No. 13025.

150 F.2d 301 (1945)


Circuit Court of Appeals, Eighth Circuit.

July 11, 1945.

Attorney(s) appearing for the Case

Joseph Chused, of St. Louis, Mo. (Kramer & Chused, of St. Louis, Mo., on the brief), for appellant.

Malcolm I. Frank, of St. Louis, Mo., for appellee.

Before GARDNER, JOHNSEN, and RIDDICK, Circuit Judges.

GARDNER, Circuit Judge.

This is an appeal from an order disallowing certain claims filed in a reorganization proceeding as secured claims. There are two claims involved. One is for a balance of $645 and interest, due on the purchase price of two Hoffman pressing machines. The other is for a balance of $3692.36 and interest, due on the purchase price of one vacuum still, one screen pressure filter, two dry cleaning extractors and one washer.

Objections filed by the trustee were on the ground that the chattel mortgages given to secure these claims were not promptly recorded as required by the Missouri statute, and that creditors had in the meantime extended credit to the debtor, Schuck Cleaning & Dyeing Company, and that the credit thus extended had not been liquidated.

As to the claim for $645, it appears that the debtor, Schuck Cleaning & Dyeing Company, about October 8, 1943, entered into an agreement with appellant for the purchase of two Hoffman pressing machines. The sales price was $880 and sales tax of $17.60, making a total of $897.60. A down payment of $97.60 was agreed upon, and two old pressing machines of the agreed value of $125 were to be accepted as part of the purchase price. A chattel mortgage for the balance, dated October 8, 1943, was executed and delivered by the debtor. The new machines were delivered to the debtor October 27, 1943. There was delay in delivery to appellant of the two old machines to be accepted as part payment of the purchase price because Andrew Varvares, the debtor's president, claimed he could not make delivery. The check for $97.60, given as the down payment, was not paid until November 10, 1943, although duly presented for payment. In December, 1943, the representative of appellant, at St. Louis, notified its Chicago office that he could not pick up the old machines. It is claimed the chattel mortgage was mailed to the Recorder of Deeds at St. Louis, Missouri, on December 30, 1943. It was, however, marked "Filed January 13, 1944."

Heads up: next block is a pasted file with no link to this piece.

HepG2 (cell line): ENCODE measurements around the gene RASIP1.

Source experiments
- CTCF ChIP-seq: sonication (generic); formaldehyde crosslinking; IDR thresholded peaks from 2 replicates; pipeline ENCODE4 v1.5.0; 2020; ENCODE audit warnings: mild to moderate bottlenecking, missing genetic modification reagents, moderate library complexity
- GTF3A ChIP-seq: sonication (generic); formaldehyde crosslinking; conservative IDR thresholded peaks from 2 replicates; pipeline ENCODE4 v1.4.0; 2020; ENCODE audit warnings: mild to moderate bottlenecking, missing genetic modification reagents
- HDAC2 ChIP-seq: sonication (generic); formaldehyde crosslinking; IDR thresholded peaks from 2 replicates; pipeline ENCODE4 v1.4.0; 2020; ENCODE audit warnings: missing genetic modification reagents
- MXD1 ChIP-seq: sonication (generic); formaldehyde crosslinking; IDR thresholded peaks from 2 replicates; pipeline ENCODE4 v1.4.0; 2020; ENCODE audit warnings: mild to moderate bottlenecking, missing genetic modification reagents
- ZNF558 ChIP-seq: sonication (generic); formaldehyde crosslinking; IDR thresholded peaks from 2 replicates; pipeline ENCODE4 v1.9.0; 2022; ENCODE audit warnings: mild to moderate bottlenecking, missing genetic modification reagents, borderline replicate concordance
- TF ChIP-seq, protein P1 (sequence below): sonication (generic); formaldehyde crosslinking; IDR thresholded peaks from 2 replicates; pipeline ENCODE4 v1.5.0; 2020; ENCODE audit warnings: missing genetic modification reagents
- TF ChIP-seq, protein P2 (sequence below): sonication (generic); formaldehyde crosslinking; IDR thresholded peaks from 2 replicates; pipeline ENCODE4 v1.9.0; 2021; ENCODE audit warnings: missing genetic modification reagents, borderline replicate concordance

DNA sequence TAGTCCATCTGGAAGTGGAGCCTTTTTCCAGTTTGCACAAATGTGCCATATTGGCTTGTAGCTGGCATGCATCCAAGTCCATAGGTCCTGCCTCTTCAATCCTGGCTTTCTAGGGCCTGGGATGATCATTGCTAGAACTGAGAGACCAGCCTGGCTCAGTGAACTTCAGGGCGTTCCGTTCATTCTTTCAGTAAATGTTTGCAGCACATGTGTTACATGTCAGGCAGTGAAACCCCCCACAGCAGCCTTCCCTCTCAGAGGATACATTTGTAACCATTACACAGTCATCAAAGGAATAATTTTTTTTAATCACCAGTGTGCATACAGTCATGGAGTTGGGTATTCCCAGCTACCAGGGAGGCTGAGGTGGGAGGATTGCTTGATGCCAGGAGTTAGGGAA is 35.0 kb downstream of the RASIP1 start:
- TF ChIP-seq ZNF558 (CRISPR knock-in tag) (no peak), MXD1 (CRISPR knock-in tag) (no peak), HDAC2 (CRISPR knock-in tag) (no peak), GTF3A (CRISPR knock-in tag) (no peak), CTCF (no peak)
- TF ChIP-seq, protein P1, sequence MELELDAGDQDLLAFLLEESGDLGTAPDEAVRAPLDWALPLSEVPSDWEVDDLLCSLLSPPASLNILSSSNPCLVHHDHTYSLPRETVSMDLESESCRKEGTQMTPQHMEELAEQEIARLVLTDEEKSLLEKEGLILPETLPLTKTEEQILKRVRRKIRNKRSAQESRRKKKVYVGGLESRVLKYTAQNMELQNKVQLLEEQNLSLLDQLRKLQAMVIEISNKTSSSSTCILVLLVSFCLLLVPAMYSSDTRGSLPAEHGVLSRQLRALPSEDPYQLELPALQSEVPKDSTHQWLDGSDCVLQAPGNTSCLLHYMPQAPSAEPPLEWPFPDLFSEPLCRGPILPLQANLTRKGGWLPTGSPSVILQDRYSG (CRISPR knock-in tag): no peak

Section 3486 of the Revised Statutes of Missouri 1939, Mo.R.S.A., reads in part as follows:

"No mortgage or deed of trust of personal property hereafter made shall be valid against any other person than the parties thereto, unless possession of the mortgaged or trust property be delivered to and retained by the mortgagee or trustee or cestui que trust, or unless the mortgage or deed of trust be acknowledged or proved and recorded in the county in which the mortgagor or grantor resides, in such manner as conveyances of land are by law directed to be acknowledged or proved and recorded, or unless the mortgage or deed of trust, or a true copy thereof, shall be filed in the office of the recorder of deeds of the county where the mortgagor or grantor executing the same resides, and in the case of the city of St. Louis, with the recorder of deeds for said city * * *."

It was the contention of appellant in the trial court, and it renews the contention here, that the chattel mortgage was filed within a reasonable time after its execution in view of the attending circumstances. Appellant asserts no claim based on the fact that the mortgage was a purchase money mortgage. Trigg v. Vermillion, 113 Mo. 230, 20 S.W. 1047. It is well settled by the decisions in Missouri that a chattel mortgage which has been withheld from record until a subsequent creditor extends credit to the mortgagee is void as to such creditor, and such creditor need not prove affirmatively that he was deceived by the failure to record, nor need he show that there was actual fraud or an agreement to withhold. Bryson v. Penix, 18 Mo. 13; Collins v. Wilhoit, 108 Mo. 451, 18 S.W. 839; Barton v. Sitlington, 128 Mo. 164, 30 S.W. 514; Dobyns v. Meyer, 95 Mo. 132, 8 S.W. 251, 6 Am.St.Rep. 32; State v. O'Neill, 151 Mo. 67, 52 S.W. 240; Standard Computing Scale Co. v. Adam, 8 Cir., 287 F. 347; Hodiamont Bank v. Livingstone, 8 Cir., 35 F.2d 18; In re Coombs, D.C.Mo., 37 F.Supp. 495.